Nieman Foundation at Harvard
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May 23, 2016, 10:01 a.m.
Business Models

With NYTEducation, The New York Times is taking its expertise and access to the classroom

“People come to learn with us because they want something that feels Times-ean in the experience.”

The dual challenges of sinking print readership and contracting digital ad revenue are forcing legacy publishers to ponder new ways of making money. For The New York Times, one of those new ways is opening a summer camp.

This summer, a few hundred high school students will trade some of their vacations to spend a couple of weeks at the NYC Summer Academy, a set of courses designed to give students a comprehensive, cross-sectional look at some of the big areas within the Times’ wheelhouse. Offerings go beyond journalism. “Sports Management and Media,” for example, will dig into various aspects of the sports industry, from the business of teams to the business of covering them, while “Writing for Television: Inside the Writers’ Room” and “The Future of Fashion” will take similarly deep looks at their respective industries. The New York Times has offered similar weekend courses since last fall.

“The goal here is to get the students out of the classroom and into the intersection of ideas and careers,” said Raymond Ravaglia, director of the precollege division at The School of The New York Times. “They spend a lot of their time studying and getting new ideas, but they don’t have a sense of how these ideas get operationalized in the world in terms of careers.”

Ray, who is the former associate dean and director of the pre-collegiate program at Stanford University, said that the courses are designed to take advantage of not only the Times’ expertise and access, but New York City as a whole. Students who take the television writing class, for example, will attend a live taping of The Daily Show with Trevor Noah, visit working sets around the city, and sit in on writers’ room sessions. A course about cooking and eating in New York City will take students to local farms and restaurants such as Locanda Verde and The Dutch.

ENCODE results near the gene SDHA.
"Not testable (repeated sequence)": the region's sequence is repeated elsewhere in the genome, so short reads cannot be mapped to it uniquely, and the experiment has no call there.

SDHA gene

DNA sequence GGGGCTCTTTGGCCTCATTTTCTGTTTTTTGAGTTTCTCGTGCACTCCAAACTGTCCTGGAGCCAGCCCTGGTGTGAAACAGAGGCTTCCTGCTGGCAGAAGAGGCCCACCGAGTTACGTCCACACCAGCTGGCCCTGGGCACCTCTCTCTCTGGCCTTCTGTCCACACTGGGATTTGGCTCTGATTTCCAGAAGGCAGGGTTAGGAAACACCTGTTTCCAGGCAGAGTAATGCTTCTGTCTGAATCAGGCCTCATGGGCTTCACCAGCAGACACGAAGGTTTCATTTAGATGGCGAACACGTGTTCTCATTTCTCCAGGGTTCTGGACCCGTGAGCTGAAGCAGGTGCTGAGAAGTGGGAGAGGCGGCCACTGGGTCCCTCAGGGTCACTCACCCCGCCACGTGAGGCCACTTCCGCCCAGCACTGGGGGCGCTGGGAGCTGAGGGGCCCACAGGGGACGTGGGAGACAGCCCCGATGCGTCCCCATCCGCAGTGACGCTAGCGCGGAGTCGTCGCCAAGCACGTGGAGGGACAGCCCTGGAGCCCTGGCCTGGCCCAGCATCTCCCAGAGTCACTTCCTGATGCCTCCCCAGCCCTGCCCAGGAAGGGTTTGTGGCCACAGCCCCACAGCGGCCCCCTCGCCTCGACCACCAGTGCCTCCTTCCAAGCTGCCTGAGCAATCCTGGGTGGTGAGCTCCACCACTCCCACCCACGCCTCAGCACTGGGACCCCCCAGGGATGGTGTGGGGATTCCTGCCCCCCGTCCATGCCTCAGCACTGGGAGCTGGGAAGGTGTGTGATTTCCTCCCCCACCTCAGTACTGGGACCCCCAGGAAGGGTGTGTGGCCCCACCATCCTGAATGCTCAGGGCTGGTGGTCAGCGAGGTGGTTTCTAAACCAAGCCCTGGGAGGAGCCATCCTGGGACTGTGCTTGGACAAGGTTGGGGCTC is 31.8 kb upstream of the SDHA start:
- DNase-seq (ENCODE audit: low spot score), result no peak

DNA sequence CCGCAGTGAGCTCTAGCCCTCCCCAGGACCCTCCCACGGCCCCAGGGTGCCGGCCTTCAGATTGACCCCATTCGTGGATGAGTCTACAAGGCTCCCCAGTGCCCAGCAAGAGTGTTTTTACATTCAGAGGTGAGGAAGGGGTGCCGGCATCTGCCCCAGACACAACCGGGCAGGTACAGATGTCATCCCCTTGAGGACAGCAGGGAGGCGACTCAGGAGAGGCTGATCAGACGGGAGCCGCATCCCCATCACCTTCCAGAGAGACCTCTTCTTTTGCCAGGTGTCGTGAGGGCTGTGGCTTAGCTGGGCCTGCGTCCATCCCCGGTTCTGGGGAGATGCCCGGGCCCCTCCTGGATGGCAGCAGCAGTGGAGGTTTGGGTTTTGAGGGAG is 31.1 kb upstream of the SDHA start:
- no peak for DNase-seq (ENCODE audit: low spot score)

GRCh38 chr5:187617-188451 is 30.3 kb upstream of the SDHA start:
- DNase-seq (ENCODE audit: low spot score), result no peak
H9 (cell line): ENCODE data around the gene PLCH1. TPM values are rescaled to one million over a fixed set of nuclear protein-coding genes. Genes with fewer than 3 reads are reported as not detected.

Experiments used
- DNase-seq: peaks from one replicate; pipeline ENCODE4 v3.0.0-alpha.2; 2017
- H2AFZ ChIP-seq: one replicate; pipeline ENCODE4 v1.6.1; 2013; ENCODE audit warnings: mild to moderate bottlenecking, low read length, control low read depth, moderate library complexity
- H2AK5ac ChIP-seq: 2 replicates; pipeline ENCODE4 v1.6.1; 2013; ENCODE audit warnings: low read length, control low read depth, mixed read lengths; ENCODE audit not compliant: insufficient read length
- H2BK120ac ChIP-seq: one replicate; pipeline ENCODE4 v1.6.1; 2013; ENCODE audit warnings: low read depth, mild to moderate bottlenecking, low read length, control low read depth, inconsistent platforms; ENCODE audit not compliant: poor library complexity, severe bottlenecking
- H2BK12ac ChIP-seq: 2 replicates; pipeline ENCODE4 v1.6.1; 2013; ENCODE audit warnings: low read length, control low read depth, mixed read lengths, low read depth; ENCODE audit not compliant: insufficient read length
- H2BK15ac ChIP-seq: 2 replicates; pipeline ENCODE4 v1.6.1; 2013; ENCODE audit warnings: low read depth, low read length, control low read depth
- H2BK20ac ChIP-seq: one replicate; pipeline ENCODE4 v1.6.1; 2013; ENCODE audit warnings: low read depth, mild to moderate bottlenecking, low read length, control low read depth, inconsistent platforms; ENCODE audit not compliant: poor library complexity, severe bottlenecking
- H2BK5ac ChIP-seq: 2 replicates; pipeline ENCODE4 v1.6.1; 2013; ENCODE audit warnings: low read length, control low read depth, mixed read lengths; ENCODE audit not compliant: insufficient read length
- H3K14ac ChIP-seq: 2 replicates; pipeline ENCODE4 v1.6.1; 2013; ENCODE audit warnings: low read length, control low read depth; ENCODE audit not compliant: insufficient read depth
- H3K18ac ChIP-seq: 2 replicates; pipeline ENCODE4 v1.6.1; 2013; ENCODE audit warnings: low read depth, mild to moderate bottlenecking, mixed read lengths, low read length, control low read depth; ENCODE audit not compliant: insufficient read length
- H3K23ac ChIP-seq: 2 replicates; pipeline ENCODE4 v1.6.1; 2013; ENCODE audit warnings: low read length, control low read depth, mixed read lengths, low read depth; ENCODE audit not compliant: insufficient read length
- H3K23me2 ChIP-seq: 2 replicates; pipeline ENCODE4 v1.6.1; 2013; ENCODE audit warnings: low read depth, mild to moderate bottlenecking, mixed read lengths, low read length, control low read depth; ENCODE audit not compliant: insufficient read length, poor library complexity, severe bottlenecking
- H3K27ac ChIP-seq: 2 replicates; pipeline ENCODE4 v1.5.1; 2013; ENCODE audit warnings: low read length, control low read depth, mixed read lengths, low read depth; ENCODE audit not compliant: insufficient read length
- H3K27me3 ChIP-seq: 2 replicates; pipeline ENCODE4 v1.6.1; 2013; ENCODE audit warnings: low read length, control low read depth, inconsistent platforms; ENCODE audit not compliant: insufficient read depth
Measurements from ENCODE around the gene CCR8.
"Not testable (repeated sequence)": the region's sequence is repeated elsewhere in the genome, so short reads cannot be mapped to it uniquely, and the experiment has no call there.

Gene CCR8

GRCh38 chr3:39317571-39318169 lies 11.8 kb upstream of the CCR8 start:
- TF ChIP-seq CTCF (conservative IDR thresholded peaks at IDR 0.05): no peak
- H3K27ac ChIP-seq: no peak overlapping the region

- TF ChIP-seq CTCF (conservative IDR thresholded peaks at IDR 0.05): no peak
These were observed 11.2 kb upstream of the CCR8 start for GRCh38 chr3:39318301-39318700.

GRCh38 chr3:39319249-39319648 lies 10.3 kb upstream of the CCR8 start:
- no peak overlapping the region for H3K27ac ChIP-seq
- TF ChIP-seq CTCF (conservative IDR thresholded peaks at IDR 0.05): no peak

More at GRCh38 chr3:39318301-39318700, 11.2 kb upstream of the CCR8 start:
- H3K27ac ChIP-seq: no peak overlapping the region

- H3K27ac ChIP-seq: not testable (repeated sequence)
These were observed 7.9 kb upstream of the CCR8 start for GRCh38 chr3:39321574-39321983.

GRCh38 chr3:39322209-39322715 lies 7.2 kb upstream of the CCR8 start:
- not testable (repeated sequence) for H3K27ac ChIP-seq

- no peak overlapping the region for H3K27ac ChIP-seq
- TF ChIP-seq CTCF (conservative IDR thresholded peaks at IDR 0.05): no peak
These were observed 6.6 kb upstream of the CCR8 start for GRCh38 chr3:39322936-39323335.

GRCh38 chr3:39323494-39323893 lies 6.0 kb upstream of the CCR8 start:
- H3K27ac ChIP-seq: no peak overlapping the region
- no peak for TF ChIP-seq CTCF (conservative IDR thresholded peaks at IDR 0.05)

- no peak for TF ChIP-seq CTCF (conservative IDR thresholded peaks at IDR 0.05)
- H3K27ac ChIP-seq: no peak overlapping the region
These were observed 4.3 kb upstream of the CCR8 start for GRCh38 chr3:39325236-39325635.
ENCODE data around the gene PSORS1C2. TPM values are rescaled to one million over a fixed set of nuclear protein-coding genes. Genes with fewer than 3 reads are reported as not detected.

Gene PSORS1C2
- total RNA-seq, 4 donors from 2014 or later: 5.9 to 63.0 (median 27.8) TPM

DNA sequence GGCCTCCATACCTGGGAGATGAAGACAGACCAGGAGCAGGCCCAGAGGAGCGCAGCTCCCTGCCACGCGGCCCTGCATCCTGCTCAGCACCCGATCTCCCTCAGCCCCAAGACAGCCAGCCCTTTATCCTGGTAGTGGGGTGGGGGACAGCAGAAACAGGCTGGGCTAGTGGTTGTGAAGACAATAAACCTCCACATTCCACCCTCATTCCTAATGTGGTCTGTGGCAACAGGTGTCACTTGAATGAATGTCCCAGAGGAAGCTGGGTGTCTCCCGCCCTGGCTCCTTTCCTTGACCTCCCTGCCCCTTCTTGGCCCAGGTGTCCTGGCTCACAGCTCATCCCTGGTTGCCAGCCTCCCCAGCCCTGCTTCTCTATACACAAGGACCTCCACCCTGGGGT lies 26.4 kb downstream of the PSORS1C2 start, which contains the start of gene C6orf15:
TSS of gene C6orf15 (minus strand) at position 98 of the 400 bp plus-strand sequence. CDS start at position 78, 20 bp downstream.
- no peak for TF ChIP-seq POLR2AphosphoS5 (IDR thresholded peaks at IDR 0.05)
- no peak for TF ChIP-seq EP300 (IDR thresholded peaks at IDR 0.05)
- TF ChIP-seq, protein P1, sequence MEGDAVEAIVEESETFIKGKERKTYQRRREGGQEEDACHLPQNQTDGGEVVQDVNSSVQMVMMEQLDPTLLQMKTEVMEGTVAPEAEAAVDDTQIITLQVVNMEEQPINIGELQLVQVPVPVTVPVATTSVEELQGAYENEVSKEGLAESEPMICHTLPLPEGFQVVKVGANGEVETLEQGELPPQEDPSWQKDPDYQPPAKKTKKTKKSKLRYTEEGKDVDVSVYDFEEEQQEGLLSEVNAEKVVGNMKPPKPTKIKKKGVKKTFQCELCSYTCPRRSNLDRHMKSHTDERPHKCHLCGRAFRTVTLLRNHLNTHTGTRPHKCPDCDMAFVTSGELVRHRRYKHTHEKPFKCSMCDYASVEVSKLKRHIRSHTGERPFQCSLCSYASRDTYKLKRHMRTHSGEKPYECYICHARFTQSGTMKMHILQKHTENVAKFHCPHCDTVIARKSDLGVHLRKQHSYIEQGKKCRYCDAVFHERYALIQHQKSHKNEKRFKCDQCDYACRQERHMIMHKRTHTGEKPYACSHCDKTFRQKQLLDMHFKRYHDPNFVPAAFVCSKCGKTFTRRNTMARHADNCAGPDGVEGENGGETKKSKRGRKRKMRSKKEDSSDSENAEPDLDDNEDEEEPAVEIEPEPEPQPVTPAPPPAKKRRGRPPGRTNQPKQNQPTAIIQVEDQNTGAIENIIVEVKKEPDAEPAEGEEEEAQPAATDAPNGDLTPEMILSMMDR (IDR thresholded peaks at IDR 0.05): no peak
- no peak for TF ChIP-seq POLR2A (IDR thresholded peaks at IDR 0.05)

Such access doesn’t come cheap, however. The Times charges nearly $4,000 for the two-week summer courses, and $5,000 for students who opt to stay in residence halls at Lincoln Center. Despite the cost, there have been been respectable levels of interest from students: The Times has run around 24 courses since last Fall, with an average of 20 students signing up for each.

The pre-college courses are just a part of the Times’ education efforts. Last month, the school launched its first set of online courses, which are aimed at continuing education students and professionals. The school has, for example, tapped content strategists and creative directors from T Brand Studio, the Times’ branded content unit, to teach classes on how to create branded content and transition from journalism to content marketing. These sources were created in partnership with academic Cambridge Information Group, which also helped create courses with the art auctioneer Sotheby’s. The Times also plans to launch English-language learning courses and for-credit classes in the future.

The the idea of a media brand venturing into education isn’t new. Condé Nast, for example, launched The Condé Nast College of Fashion & Design in London in 2013, and, a year later teamed up with The University of Southern California to create a Wired-branded master’s degree. Inc. magazine launched a set of online courses last summer.

The Times says its own courses are set apart by the intimacy of the the school and its newsroom. Students will take classes on the fifteenth floor of the Times’ NYC headquarters, and Times reporters are involved as well. Music industry reporter Ben Sisario, for example, will teach a course of music and business. (That idea isn’t new to the Times: it already ropes in some of its science and travel reporters to lead its Times Journeys travel tours in countries like Iran and Italy.)

“Unless it’s clear to the students what the ‘Times-ness’ of these classes are, people will get very critical very fast,” said Ravaglia. “People come to learn with us because they want something that feels Times-ean in the experience. We have to give them that.”

Photo of New York Times building by Sam Chillsused under a Creative Commons license.

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